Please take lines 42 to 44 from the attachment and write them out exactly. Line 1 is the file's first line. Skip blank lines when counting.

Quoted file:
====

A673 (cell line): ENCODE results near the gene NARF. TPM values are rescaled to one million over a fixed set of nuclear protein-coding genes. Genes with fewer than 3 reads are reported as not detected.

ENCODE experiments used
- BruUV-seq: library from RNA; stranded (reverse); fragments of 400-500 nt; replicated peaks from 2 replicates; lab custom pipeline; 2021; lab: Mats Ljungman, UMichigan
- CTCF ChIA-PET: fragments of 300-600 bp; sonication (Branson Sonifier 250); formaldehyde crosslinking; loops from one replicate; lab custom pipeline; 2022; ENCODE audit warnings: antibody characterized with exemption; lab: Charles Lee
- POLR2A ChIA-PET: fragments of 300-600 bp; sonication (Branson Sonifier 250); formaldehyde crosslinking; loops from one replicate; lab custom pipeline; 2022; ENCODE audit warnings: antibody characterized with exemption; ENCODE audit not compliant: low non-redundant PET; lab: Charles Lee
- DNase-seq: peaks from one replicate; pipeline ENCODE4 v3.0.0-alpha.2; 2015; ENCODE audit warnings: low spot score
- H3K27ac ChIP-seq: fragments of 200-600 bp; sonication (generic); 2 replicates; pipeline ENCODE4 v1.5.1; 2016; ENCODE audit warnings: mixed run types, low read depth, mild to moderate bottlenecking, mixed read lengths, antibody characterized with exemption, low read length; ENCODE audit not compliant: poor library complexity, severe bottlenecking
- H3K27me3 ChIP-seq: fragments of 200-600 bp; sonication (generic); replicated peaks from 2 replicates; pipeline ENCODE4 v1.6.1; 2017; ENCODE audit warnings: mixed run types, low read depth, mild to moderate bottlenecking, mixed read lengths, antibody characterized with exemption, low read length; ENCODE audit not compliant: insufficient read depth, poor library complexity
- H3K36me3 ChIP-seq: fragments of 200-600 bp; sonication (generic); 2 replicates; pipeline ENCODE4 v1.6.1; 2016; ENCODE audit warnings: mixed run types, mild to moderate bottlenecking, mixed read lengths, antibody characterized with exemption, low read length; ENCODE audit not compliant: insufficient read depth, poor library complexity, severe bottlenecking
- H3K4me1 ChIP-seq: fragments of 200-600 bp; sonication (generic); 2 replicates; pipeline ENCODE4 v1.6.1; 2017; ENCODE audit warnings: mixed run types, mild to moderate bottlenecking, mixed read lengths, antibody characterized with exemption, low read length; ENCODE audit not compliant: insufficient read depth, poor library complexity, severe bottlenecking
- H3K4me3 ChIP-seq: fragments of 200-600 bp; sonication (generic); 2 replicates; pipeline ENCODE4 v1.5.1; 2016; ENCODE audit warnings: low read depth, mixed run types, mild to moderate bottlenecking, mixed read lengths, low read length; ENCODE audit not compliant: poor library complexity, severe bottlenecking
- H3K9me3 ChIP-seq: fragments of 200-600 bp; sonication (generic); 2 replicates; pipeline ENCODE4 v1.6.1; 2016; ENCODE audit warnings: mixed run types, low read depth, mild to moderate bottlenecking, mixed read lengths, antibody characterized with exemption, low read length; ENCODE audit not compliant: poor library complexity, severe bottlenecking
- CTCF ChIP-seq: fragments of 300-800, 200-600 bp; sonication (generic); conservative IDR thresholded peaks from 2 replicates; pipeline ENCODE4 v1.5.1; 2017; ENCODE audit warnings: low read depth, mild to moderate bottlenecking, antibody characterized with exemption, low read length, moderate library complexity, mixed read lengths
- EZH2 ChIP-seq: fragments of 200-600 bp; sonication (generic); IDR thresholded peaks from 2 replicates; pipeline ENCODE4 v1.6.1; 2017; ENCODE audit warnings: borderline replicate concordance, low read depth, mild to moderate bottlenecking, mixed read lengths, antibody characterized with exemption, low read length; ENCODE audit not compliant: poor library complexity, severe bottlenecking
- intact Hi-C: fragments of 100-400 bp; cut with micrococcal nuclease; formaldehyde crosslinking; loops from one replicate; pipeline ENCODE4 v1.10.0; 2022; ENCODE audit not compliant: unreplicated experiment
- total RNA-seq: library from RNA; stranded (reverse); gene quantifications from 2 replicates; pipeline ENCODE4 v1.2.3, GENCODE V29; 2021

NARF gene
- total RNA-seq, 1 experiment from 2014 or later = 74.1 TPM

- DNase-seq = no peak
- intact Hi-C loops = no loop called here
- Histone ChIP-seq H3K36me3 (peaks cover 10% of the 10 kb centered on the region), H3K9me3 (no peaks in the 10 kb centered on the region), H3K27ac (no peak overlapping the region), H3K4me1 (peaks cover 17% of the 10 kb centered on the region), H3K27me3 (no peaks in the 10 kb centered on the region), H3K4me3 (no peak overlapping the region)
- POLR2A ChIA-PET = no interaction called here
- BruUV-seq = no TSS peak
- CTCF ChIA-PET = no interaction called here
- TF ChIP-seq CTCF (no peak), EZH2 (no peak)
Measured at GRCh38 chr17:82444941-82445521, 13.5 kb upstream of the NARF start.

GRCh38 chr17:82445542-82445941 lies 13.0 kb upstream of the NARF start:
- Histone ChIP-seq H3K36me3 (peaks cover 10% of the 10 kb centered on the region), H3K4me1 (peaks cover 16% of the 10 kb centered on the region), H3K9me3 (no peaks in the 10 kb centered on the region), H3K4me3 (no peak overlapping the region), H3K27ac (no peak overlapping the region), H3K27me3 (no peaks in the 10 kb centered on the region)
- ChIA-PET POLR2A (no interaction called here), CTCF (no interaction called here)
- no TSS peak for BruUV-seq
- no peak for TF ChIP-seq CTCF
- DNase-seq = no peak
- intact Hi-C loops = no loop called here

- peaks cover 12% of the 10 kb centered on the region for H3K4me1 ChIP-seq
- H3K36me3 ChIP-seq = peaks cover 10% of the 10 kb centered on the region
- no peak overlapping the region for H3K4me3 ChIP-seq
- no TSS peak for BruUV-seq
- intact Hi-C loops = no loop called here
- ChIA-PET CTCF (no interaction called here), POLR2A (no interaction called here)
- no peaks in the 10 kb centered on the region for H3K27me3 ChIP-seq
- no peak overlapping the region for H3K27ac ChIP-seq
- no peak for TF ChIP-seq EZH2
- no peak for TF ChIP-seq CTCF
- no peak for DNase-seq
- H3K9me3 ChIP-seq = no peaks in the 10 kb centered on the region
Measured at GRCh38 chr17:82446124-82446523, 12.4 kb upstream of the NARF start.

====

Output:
- no peak for TF ChIP-seq EZH2
- no peak for TF ChIP-seq CTCF
- no peak for DNase-seq